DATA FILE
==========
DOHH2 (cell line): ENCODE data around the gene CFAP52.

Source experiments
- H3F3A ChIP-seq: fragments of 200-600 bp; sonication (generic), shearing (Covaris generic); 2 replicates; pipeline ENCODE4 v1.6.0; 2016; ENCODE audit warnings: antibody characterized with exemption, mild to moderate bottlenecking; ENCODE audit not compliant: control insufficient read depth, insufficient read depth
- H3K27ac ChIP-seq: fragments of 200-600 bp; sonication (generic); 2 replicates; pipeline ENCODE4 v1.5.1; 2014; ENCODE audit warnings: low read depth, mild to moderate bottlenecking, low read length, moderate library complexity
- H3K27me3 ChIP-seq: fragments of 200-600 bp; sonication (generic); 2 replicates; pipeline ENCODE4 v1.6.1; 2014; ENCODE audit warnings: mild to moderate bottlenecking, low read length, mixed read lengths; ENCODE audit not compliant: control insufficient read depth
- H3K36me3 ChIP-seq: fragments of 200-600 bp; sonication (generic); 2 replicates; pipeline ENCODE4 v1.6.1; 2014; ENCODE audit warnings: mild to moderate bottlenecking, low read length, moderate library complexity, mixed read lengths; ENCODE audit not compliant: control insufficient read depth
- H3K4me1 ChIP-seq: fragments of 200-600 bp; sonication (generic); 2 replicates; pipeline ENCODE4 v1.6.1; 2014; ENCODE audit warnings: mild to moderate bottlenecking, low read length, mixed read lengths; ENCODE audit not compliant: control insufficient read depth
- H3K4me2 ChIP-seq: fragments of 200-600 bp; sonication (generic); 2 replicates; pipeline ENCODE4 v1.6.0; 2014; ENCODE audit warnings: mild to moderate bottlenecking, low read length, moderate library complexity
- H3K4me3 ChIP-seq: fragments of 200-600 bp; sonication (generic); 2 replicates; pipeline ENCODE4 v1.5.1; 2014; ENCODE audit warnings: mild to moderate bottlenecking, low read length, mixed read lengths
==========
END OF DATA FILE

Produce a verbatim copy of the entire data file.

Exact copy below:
DOHH2 (cell line): ENCODE data around the gene CFAP52.

Source experiments
- H3F3A ChIP-seq: fragments of 200-600 bp; sonication (generic), shearing (Covaris generic); 2 replicates; pipeline ENCODE4 v1.6.0; 2016; ENCODE audit warnings: antibody characterized with exemption, mild to moderate bottlenecking; ENCODE audit not compliant: control insufficient read depth, insufficient read depth
- H3K27ac ChIP-seq: fragments of 200-600 bp; sonication (generic); 2 replicates; pipeline ENCODE4 v1.5.1; 2014; ENCODE audit warnings: low read depth, mild to moderate bottlenecking, low read length, moderate library complexity
- H3K27me3 ChIP-seq: fragments of 200-600 bp; sonication (generic); 2 replicates; pipeline ENCODE4 v1.6.1; 2014; ENCODE audit warnings: mild to moderate bottlenecking, low read length, mixed read lengths; ENCODE audit not compliant: control insufficient read depth
- H3K36me3 ChIP-seq: fragments of 200-600 bp; sonication (generic); 2 replicates; pipeline ENCODE4 v1.6.1; 2014; ENCODE audit warnings: mild to moderate bottlenecking, low read length, moderate library complexity, mixed read lengths; ENCODE audit not compliant: control insufficient read depth
- H3K4me1 ChIP-seq: fragments of 200-600 bp; sonication (generic); 2 replicates; pipeline ENCODE4 v1.6.1; 2014; ENCODE audit warnings: mild to moderate bottlenecking, low read length, mixed read lengths; ENCODE audit not compliant: control insufficient read depth
- H3K4me2 ChIP-seq: fragments of 200-600 bp; sonication (generic); 2 replicates; pipeline ENCODE4 v1.6.0; 2014; ENCODE audit warnings: mild to moderate bottlenecking, low read length, moderate library complexity
- H3K4me3 ChIP-seq: fragments of 200-600 bp; sonication (generic); 2 replicates; pipeline ENCODE4 v1.5.1; 2014; ENCODE audit warnings: mild to moderate bottlenecking, low read length, mixed read lengths